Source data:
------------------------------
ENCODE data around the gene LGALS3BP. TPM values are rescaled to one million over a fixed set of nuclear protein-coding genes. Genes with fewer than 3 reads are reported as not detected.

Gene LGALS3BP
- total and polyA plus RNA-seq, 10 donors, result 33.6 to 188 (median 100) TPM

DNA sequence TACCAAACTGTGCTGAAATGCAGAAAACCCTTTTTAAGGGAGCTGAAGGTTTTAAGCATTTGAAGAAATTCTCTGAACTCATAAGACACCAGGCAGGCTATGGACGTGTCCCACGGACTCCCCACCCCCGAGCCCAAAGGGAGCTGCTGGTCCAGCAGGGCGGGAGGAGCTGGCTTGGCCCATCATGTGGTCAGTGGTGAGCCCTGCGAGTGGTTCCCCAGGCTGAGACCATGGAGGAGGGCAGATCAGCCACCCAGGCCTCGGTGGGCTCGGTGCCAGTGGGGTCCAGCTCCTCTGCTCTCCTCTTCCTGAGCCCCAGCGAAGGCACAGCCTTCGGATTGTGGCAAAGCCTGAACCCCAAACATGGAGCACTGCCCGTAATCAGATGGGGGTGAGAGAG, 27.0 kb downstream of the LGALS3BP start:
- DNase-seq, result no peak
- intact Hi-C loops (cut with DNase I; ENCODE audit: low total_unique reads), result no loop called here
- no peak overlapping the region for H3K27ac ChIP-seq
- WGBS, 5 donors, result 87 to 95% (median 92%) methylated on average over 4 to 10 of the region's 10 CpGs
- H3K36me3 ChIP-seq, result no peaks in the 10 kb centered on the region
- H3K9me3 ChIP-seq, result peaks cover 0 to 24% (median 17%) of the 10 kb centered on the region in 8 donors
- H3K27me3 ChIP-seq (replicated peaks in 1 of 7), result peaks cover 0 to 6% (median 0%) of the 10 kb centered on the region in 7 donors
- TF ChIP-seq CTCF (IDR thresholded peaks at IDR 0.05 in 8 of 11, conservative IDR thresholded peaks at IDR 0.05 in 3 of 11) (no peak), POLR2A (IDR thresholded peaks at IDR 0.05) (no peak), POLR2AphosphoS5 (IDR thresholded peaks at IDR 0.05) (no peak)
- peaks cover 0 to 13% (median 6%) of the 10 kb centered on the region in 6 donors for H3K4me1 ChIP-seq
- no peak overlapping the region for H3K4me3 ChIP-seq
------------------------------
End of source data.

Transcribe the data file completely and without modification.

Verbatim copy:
ENCODE data around the gene LGALS3BP. TPM values are rescaled to one million over a fixed set of nuclear protein-coding genes. Genes with fewer than 3 reads are reported as not detected.

Gene LGALS3BP
- total and polyA plus RNA-seq, 10 donors, result 33.6 to 188 (median 100) TPM

DNA sequence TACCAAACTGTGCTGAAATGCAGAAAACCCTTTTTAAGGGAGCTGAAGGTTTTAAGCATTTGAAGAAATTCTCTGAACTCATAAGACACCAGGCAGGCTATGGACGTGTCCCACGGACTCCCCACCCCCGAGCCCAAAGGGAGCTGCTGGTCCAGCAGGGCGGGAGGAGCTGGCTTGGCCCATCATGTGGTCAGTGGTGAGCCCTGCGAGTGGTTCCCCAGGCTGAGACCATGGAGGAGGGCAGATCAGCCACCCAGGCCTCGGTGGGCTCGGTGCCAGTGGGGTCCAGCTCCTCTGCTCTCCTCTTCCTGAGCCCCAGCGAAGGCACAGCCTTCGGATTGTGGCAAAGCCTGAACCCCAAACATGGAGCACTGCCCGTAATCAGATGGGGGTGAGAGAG, 27.0 kb downstream of the LGALS3BP start:
- DNase-seq, result no peak
- intact Hi-C loops (cut with DNase I; ENCODE audit: low total_unique reads), result no loop called here
- no peak overlapping the region for H3K27ac ChIP-seq
- WGBS, 5 donors, result 87 to 95% (median 92%) methylated on average over 4 to 10 of the region's 10 CpGs
- H3K36me3 ChIP-seq, result no peaks in the 10 kb centered on the region
- H3K9me3 ChIP-seq, result peaks cover 0 to 24% (median 17%) of the 10 kb centered on the region in 8 donors
- H3K27me3 ChIP-seq (replicated peaks in 1 of 7), result peaks cover 0 to 6% (median 0%) of the 10 kb centered on the region in 7 donors
- TF ChIP-seq CTCF (IDR thresholded peaks at IDR 0.05 in 8 of 11, conservative IDR thresholded peaks at IDR 0.05 in 3 of 11) (no peak), POLR2A (IDR thresholded peaks at IDR 0.05) (no peak), POLR2AphosphoS5 (IDR thresholded peaks at IDR 0.05) (no peak)
- peaks cover 0 to 13% (median 6%) of the 10 kb centered on the region in 6 donors for H3K4me1 ChIP-seq
- no peak overlapping the region for H3K4me3 ChIP-seq